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Concert IMBY

Steve Rohrer booked the bands for "Ranchita Rocks," a three-day event at which 40 bands will play. Concertgoers are encouraged to camp out on the 160-acre Golightly Farms Ranch between Warner Springs and Julian. Rohrer's mother and owner of the ranch, Carolyn Morrow, is co-promoting the show.

"We went through the entire permit process with the sheriffs," says Rohrer, 37. According to Rohrer, sheriffs approved of his plan to pay $4000 to a private security company that would provide 12 guards each day.

"Then they came back at the last minute and said that we had to pay the sheriffs $6700 just to have two cops on Friday, four on Saturday, and four on Sunday.... They said, 'Oh, you're having beer.' They made us pay almost $7000 extra just to pay them so they could come work [the event] themselves. We told them four months ago we were having beer."

In a September 5 Union-Tribune article, sheriff's sergeant Tom Evans compared the concert to Woodstock and said the event would have "angry music for angry people."

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"If [Sgt. Evans] was bad-mouthing the type of music from a white band, just think how he would deal with black artists.... Because of what the sheriffs said, I called the NAACP...[because] two of my headliners are HR [of Bad Brains] and Fishbone [which has black band members]. I am worried about their safety because of what they said in the U-T article."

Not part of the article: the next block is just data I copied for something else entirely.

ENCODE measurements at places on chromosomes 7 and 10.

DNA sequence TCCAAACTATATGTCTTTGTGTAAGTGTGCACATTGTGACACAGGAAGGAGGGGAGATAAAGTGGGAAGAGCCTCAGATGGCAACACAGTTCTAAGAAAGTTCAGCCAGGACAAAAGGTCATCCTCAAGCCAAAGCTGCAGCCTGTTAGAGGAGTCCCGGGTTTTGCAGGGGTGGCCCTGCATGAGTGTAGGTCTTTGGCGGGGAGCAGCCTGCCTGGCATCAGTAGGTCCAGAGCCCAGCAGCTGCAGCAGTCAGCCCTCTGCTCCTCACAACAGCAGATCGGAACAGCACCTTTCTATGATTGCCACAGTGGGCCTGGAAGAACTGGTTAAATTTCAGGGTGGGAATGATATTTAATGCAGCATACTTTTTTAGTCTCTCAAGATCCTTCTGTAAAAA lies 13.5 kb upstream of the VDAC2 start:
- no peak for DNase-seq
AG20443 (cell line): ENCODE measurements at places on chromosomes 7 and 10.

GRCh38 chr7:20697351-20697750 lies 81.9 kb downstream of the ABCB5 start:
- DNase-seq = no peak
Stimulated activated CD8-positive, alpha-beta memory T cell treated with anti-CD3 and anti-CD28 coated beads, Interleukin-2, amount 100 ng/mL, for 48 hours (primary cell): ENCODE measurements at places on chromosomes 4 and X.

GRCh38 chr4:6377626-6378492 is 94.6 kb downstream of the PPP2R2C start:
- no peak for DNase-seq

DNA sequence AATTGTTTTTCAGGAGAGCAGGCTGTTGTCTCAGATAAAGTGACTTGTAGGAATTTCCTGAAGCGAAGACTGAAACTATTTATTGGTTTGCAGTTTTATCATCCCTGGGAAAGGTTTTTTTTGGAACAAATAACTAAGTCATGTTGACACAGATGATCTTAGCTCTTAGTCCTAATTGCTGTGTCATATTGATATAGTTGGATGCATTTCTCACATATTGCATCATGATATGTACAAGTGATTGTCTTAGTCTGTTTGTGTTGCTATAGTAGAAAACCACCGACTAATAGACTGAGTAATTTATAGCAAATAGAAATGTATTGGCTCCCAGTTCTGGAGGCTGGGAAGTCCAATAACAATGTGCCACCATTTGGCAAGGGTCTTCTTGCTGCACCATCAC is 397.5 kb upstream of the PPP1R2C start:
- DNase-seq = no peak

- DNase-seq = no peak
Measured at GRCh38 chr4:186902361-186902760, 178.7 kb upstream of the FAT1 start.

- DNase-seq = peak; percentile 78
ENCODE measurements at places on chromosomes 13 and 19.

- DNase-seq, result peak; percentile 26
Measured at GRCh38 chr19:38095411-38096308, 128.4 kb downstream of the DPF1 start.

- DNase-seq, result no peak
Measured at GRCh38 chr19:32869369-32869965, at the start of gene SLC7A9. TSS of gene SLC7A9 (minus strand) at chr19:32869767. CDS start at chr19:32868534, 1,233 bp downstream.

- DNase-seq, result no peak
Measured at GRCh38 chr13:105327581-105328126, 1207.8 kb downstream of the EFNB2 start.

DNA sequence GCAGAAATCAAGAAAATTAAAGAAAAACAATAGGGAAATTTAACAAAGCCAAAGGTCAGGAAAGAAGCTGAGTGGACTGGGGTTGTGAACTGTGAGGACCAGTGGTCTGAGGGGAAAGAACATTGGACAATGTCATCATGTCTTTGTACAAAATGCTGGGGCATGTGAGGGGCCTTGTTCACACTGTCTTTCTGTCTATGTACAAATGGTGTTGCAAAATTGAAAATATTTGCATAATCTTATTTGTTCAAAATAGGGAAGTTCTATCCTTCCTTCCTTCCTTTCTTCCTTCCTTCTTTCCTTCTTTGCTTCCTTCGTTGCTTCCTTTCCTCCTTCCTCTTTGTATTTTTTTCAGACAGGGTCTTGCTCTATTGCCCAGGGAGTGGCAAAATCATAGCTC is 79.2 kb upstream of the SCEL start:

Rohrer says the purpose of the concert is to raise money to pay legal fees in the fight against SDG&E's proposed Sunrise Powerlink, which would run through the ranch. If the plan goes forward, 150-foot-tall steel towers will suspend transmission lines from the Salton Sea to Del Mar.

Ranchita Rocks tickets cost $25 in advance, $40 on the day of the show. Rohrer says beer will cost $6 a cup; water, $1 a bottle. Twenty-four portable toilets will be available to the 1000 to 2000 people expected to show.

Because it would be hard to put a fence around the ranch, how does Rohrer expect to prevent people from walking in?

"That's one hell of a hike," says Rohrer. "You have to bring in a pretty good load of water and know your way around Ranchita. If you are bad-ass enough to walk on, then you deserve to get in."

Local bands on the bill include Vegitation, the Blackbirds, Haywire, Teflon, Jalopy, the CHI Club, Grand Canyon Sundown, a Dull Science, and Compass Rose.

"We have a DJ tent and a comedy camp with comics from L.A.," says Rohrer. "I'm already booking Ranchita Rocks for 2008. The Powerlink won't go away by next year. Everyone out there in Julian, Warner Springs, and Ramona is behind this. No property near Ranchita has sold in a year because no one will buy out there if they think this [electrical transmission line] is coming in."

Ranchita Rocks (www.ranchitarocks.org) takes place September 28--30.